Wolfe Manor’s Wild Past

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Wolfe Manor’s Wild Past

Wolfe Manor

Clovis, California is the home of the 8000 square foot Wolfe Manor.  Located at the base of the Sierra Nevada Mountains, the Wolfe Manor of Clovis is considered the most haunted location on the entire West Coast.  Often called the Black Hole Hotel, so many people have entered the Manor, never to leave again.  During its most active periods, the Wolfe Manor of Clovis averaged at least one death per day.

The mansion has a dark history.  The manor was originally built as a family home by Anthony Andriotti in 1922.  Unfortunately, after working so hard and raising a family, they lost the home in the Great Depression.  It sat vacant until 1935 when it became the Hazelwood Sanitarium, housing and treating patients with terminal illnesses.  It was purchased in 1942 and renamed the Clovis Sanitarium.

The mansion housed some of the most violent patients.  Multiple murders occurred by patients killing other patients, many by strangulation.  Additionally, the mansion was home to multiple patient suicides.  One of the most gruesome included a patient who ripped a fire extinguisher off the wall and placing the hose into his mouth.  He asphyxiated when the contents exploded into his mouth and throat.

(images:youkilledme1st/flickr)

(images:youkilledme1st/flickr)

Thousands of other patients died in the sanitarium due to poor conditions and abuse.  Reports show that each nurse was responsible for over twenty patients.  Patients were commonly chained to beds, showers, and toilets.  They were living naked in the hallways and crowded into rooms where they were often ignored or forgotten.  The average employee lasted only about thirty days in the fifty years the sanitariums housed patients due to the extreme stress and horrifying conditions.  The unfortunate patients who perished in the sanitarium were housed in the basement until the local coroner could make the trek out into the country.  The room they were stored was called the pink room.  Often there were as many as eight or ten bodies in the pink room.

Before 1954, the Clovis Sanitarium mostly treated patients with tuberculosis, but in 1943, administrators built a special section onto the mansion to treat individuals with mental illness.  The conditions and lack of care were aggravated substantially by the addition of the new wing.  Employees were stretched even further and patients suffered as a result.  The facility was finally closed in 1992.  The City of Clovis had made multiple attempts to have the building shut down and destroyed.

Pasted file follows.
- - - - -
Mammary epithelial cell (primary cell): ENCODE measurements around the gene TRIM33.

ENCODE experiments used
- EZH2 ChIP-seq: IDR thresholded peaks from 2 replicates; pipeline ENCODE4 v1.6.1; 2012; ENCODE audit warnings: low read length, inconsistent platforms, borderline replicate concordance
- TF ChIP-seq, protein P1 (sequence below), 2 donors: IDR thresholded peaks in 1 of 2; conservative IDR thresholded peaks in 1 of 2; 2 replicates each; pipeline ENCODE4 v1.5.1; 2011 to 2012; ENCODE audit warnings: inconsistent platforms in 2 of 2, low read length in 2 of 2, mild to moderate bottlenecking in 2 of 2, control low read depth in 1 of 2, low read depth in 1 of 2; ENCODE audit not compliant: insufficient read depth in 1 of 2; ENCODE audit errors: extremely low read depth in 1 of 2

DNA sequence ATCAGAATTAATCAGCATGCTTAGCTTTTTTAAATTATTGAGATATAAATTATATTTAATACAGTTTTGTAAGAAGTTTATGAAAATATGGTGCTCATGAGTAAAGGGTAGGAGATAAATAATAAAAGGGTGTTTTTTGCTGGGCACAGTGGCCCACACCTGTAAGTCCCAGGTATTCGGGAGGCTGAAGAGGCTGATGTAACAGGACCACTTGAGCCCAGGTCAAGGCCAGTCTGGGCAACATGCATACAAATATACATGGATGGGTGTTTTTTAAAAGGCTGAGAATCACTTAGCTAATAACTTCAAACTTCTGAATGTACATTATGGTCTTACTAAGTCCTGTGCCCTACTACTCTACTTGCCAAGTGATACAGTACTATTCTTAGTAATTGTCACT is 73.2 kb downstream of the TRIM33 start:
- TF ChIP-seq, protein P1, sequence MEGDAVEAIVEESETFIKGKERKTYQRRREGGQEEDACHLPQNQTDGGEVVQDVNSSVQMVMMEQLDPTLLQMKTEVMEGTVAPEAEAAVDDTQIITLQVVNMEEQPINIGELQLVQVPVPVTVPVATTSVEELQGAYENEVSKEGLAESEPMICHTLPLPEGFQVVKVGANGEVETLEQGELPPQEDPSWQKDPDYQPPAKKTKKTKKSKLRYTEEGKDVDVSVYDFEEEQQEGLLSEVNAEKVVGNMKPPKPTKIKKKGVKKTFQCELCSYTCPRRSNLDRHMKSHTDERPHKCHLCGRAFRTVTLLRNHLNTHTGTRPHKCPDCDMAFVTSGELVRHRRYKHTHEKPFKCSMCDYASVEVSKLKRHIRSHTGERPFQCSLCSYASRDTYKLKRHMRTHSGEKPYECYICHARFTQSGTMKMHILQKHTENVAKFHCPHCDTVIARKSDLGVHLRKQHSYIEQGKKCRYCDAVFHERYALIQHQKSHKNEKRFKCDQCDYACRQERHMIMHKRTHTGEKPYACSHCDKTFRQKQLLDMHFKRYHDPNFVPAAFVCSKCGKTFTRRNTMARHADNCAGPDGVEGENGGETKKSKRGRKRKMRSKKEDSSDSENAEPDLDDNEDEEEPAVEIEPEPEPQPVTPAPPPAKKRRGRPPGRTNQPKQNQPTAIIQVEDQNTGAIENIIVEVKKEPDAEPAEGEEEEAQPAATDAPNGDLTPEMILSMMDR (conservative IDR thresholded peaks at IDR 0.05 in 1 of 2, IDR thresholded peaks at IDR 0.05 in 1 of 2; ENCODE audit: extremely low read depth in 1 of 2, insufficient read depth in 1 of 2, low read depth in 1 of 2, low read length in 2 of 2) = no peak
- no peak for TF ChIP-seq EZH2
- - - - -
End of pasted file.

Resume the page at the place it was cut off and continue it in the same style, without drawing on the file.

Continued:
Todd Wolfe is the current owner.  He claims he never believed in ghosts until he bought the building.  He currently runs the Clovis Sanitarium as Wolfe Mansion, a haunted attraction.  Gathering some attention, he had a number of psychics and paranormal researchers interested in touring the facility.  He allowed them until 2004 when activity seemed to skyrocket out of control.

The hospital wings were demolished in 2007, leaving just the main building.  Wolfe describes commonly hearing people running through the kitchen and hearing walking on floors above him- even when he is the only one in the mansion.  Even more creepy, he often hears the scratching of walkers above him along the floor, as patients from long past continue their familiar routes across the facility.

(images:dabrantes/flickr)

(images:dabrantes/flickr)

Others have described hearing laughing and the sounds of children, possibly from the original Andriotti family.  People describe seeing black entities seeming to rush them and having apparitions appear on video.  Many have had air breezes and even seen a couple wandering around the mansion.  Researchers have problems with electronics, including malfunctioning and errors.  EMF readers utilized by paranormal researchers have wild readings, even though the mansion has no source of electricity.

People have described being pushed, shoved, or had their hair pulled.  Doors have opened or shut in front of people, with no apparent source.  House workers have quit after being harassed by unseen sources or having their work thwarted.  Unfortunately, Wolfe Mansion visitors are not the only ones affected by the current house guests.  The local 911 center reports getting calls from the property, even though there has been no phone service there for years.

Megan Borchert
Megan Borchert
Lover of all things unusual, Megan is a staff attorney for the state of South Dakota. When she's not stuffed in an office writing case synopses, you can find her at home with her army of Schnauzers, snuggled up with some strong wine and a good book.

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